Is Facebook just a flashy IPO or can real money be made by retail investors?
So, Facebook is finally going public in a big flashy IPO and as of Friday 18 May retail investors will be able to trade it, but will they be able to make money from it, or is this just a chance for the private shareholders to cash in?
A look back at some of the highest profile IPOs of the last decade indicates there are opportunities to make money trading for those who know the rules and are prepared to trade on both sides of the market.
Companies around the world go public all the time, but only a few capture the imagination of the street, the media and the general public. Demand for a piece of the action can outstrip the supply of the shares available through the IPO, leaving a pool of individual investors and traders waiting to purchase shares in the open market. This often drives large opening price spikes but do they leave room for anyone else to make money?
To answer this question, I looked at post IPO trading for eight major companies that debuted in the last decade, four from the technology sector and four from other industries. The list included Google, Baidu, Groupon, LinkedIn, MasterCard, Visa, General Motors and Tim Hortons.
Results from the first day of trading showed that most of the gains occurred right at the open, favouring those who were in on the IPO over those buying in the open market.
Baidu had by far the best opening day performance, rising 85 per cent off the opening price. MasterCard and LinkedIn also had strong debuts, both closing approximately 14 per cent above where they opened. Google opened 18 per cent above its IPO price, then basically held steady through the day.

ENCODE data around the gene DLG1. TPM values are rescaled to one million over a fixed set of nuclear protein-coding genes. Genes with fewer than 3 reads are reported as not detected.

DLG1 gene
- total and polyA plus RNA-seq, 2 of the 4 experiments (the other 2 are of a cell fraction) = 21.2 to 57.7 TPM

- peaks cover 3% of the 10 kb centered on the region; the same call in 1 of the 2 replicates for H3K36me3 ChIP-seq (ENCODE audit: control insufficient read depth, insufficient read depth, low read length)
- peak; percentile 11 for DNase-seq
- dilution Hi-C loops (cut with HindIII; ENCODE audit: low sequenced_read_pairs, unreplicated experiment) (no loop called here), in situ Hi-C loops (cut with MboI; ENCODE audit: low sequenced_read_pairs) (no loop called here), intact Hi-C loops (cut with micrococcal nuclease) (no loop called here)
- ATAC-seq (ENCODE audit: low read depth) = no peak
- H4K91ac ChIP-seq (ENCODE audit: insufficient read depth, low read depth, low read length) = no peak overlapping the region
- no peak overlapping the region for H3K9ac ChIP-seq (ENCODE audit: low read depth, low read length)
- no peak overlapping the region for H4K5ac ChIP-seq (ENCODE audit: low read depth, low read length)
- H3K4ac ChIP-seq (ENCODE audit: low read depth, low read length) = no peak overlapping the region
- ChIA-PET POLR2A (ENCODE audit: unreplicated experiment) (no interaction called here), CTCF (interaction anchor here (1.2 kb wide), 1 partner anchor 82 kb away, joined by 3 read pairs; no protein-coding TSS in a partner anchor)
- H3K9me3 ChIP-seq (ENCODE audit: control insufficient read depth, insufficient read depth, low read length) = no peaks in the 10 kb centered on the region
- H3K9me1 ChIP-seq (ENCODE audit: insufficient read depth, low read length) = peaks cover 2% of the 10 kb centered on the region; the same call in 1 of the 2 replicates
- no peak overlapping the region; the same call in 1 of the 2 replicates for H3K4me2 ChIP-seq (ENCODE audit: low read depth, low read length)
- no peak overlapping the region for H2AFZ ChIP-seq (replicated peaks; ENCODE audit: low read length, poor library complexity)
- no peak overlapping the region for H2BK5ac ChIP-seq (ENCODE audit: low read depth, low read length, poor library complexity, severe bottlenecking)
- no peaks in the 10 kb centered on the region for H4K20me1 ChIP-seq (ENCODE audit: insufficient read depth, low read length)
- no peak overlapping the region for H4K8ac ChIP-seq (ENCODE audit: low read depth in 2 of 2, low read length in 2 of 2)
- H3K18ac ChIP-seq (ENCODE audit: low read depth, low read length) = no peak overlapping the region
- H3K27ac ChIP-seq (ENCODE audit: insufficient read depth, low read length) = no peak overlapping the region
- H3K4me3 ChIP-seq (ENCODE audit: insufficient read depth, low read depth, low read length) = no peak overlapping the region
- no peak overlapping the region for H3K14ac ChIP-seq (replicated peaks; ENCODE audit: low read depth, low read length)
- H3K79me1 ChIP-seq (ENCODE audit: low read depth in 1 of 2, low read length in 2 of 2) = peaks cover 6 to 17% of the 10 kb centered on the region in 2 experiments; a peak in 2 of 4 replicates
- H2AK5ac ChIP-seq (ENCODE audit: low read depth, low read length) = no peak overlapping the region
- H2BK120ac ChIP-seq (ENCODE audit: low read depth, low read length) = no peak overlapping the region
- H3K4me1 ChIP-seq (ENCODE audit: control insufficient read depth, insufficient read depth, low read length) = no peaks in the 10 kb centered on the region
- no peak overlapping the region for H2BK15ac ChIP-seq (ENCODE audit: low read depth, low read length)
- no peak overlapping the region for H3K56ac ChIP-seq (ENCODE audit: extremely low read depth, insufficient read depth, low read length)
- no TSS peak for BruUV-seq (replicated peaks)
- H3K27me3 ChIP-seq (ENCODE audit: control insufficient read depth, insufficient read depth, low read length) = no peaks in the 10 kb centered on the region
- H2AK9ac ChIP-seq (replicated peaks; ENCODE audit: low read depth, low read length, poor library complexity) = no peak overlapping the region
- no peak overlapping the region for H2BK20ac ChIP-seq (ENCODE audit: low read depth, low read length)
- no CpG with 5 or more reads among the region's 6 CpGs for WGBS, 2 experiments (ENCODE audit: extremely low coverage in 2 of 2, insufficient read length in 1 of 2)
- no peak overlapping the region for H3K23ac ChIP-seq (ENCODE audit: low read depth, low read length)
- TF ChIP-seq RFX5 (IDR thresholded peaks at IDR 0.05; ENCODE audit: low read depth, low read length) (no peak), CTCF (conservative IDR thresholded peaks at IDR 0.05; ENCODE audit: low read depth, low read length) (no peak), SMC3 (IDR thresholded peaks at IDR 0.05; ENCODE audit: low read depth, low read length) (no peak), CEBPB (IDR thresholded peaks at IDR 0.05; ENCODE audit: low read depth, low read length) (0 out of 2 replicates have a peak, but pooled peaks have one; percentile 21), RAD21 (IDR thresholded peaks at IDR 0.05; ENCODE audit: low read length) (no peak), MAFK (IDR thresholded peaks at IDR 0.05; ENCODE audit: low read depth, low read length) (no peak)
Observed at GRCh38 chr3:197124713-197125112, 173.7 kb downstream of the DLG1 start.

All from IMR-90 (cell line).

Initial gains can be fleeting though as half of the stocks finished their first day down from their opening price.
The technology IPOs with big price spikes on their open tended to fall back sharply in the two to three weeks following their debut. The non-technology IPOs tended to not spike as much on their opening day and then tended to consolidate for the next couple of weeks. After about a month, both groups of stocks tended to regain their footing and advance.
The reason for this post IPO dip is that after the initial flurry of demand is met, interest tends to drop off for a bit. At the same time, supply increases as those with profits from the IPO start to take trading profits.
This dip also coincides with the regulatory mandated post-IPO quiet period which is 40 days in the US. After about a month post-IPO stocks tend to start advancing again which can be attributed to the lifting of research blackouts and the release of the company’s first earnings report, which enable the underwriters to drum up interest in secondary market trading.
Performance of previous high-profile internet related IPOs suggests that in Facebook’s case we could see a major spike-off at the the open and perhaps even strength through the first day of trading. We could then see a retreat through the rest of May and the most of June with the potential for an advance in late June or early July as analysts are cleared to publish research and the company’s first earnings report approaches. This could also coincide with common stock market seasonal trading swings.
By Colin Cieszynski, senior market analyst at CMC Markets
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